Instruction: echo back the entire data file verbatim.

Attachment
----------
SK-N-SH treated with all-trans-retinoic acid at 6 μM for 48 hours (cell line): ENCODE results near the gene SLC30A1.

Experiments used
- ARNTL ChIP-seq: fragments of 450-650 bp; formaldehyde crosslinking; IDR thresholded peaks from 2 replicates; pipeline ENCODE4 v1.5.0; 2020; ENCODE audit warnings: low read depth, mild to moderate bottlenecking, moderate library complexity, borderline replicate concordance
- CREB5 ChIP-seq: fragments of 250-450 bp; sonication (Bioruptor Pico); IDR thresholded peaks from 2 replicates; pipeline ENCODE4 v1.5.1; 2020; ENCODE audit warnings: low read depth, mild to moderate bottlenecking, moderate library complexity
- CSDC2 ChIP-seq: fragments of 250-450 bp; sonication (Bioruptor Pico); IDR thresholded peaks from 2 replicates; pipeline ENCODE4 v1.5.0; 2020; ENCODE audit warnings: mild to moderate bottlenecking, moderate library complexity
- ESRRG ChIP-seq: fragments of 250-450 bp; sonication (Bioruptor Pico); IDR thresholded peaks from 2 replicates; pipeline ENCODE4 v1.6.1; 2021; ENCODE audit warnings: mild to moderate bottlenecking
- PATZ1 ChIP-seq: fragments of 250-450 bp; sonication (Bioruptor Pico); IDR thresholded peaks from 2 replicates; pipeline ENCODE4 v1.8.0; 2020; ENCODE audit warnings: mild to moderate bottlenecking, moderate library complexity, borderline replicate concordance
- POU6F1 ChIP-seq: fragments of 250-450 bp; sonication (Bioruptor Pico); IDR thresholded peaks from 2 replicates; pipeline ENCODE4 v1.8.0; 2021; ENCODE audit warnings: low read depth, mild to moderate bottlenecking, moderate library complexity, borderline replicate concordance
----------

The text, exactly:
SK-N-SH treated with all-trans-retinoic acid at 6 μM for 48 hours (cell line): ENCODE results near the gene SLC30A1.

Experiments used
- ARNTL ChIP-seq: fragments of 450-650 bp; formaldehyde crosslinking; IDR thresholded peaks from 2 replicates; pipeline ENCODE4 v1.5.0; 2020; ENCODE audit warnings: low read depth, mild to moderate bottlenecking, moderate library complexity, borderline replicate concordance
- CREB5 ChIP-seq: fragments of 250-450 bp; sonication (Bioruptor Pico); IDR thresholded peaks from 2 replicates; pipeline ENCODE4 v1.5.1; 2020; ENCODE audit warnings: low read depth, mild to moderate bottlenecking, moderate library complexity
- CSDC2 ChIP-seq: fragments of 250-450 bp; sonication (Bioruptor Pico); IDR thresholded peaks from 2 replicates; pipeline ENCODE4 v1.5.0; 2020; ENCODE audit warnings: mild to moderate bottlenecking, moderate library complexity
- ESRRG ChIP-seq: fragments of 250-450 bp; sonication (Bioruptor Pico); IDR thresholded peaks from 2 replicates; pipeline ENCODE4 v1.6.1; 2021; ENCODE audit warnings: mild to moderate bottlenecking
- PATZ1 ChIP-seq: fragments of 250-450 bp; sonication (Bioruptor Pico); IDR thresholded peaks from 2 replicates; pipeline ENCODE4 v1.8.0; 2020; ENCODE audit warnings: mild to moderate bottlenecking, moderate library complexity, borderline replicate concordance
- POU6F1 ChIP-seq: fragments of 250-450 bp; sonication (Bioruptor Pico); IDR thresholded peaks from 2 replicates; pipeline ENCODE4 v1.8.0; 2021; ENCODE audit warnings: low read depth, mild to moderate bottlenecking, moderate library complexity, borderline replicate concordance